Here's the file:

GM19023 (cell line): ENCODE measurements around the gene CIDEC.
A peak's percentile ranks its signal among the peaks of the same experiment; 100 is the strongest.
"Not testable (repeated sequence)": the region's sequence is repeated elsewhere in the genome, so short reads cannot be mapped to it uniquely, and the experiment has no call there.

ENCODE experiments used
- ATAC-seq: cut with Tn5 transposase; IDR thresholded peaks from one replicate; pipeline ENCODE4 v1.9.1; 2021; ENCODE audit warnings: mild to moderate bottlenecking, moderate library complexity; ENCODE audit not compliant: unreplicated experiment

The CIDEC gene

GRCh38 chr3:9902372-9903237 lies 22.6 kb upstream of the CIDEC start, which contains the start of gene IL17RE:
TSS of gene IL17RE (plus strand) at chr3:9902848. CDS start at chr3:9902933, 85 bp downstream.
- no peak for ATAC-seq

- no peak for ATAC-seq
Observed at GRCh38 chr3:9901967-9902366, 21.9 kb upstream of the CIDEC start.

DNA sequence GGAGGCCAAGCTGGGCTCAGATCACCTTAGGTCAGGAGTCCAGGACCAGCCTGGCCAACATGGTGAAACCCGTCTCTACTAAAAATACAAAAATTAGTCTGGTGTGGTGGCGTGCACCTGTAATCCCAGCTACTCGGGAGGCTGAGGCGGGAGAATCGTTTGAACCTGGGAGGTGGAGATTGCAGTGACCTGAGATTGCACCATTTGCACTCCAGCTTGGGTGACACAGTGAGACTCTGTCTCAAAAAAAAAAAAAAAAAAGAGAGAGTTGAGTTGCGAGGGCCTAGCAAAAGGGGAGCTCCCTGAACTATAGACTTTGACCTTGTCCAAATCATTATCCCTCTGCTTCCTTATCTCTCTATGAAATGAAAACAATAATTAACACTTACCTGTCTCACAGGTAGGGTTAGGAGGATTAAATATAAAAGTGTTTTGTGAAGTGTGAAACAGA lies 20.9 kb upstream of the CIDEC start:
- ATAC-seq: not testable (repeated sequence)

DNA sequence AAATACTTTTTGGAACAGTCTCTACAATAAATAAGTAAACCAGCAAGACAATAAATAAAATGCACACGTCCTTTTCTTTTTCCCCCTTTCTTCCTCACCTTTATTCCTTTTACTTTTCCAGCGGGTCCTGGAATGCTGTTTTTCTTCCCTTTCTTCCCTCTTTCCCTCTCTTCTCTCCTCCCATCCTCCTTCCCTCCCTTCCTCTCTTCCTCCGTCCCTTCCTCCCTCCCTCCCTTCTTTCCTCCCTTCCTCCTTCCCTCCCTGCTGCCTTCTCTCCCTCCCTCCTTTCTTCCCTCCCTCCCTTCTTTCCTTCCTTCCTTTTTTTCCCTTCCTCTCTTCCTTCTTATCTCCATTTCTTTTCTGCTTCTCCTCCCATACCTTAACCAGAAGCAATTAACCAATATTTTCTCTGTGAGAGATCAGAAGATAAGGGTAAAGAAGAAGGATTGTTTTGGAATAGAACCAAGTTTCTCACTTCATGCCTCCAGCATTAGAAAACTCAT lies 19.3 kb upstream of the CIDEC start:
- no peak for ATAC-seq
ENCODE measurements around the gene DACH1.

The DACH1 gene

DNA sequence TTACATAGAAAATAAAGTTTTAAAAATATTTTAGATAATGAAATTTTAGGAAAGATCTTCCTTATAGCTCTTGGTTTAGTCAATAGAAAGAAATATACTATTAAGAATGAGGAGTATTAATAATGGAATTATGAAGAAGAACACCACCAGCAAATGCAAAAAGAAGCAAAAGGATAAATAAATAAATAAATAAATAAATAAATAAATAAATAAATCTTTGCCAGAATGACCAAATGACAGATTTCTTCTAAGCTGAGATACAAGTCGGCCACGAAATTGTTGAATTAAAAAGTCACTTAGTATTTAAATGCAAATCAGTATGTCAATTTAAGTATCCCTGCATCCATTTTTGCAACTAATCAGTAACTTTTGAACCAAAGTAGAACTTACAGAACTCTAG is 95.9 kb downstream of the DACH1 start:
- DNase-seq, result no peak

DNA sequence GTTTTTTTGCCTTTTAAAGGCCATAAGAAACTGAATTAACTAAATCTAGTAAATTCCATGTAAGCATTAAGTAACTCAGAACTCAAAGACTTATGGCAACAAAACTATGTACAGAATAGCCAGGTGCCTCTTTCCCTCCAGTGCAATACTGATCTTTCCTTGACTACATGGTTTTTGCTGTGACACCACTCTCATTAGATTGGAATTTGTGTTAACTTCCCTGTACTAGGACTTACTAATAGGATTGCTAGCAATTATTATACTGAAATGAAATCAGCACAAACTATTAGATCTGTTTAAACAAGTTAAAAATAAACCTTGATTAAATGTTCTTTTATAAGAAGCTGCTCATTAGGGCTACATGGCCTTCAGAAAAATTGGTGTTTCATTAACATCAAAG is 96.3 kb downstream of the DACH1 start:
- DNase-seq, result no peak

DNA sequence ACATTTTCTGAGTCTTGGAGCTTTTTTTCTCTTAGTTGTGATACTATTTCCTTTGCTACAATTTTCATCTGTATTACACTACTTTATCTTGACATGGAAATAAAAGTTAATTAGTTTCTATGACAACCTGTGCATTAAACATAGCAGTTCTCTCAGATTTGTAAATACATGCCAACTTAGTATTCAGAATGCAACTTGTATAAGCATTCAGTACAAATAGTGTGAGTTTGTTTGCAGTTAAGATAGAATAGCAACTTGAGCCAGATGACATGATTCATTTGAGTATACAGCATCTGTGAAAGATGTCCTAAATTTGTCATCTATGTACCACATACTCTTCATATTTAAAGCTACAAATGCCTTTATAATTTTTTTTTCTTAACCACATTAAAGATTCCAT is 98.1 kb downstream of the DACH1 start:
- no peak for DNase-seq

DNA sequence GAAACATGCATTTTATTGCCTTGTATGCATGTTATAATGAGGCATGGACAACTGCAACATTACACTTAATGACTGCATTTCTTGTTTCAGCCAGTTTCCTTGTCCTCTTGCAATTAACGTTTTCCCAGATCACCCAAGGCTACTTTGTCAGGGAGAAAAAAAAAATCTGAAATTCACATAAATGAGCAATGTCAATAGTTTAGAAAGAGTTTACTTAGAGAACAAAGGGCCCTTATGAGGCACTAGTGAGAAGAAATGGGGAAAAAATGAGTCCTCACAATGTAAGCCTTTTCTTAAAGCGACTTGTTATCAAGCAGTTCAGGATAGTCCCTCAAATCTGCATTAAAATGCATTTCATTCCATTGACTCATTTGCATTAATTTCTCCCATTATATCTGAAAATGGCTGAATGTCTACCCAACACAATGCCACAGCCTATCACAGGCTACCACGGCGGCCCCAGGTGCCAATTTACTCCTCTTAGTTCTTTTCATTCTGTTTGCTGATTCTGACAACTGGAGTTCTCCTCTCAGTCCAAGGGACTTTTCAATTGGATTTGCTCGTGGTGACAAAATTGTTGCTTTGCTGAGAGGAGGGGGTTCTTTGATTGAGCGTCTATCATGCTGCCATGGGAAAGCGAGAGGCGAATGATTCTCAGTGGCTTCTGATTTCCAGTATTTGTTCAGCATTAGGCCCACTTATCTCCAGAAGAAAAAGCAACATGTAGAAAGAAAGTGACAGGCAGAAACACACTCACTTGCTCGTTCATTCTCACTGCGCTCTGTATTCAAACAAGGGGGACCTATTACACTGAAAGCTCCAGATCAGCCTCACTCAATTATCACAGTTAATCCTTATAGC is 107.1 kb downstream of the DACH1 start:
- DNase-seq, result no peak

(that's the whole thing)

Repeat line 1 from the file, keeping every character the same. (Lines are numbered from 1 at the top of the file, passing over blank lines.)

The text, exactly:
GM19023 (cell line): ENCODE measurements around the gene CIDEC.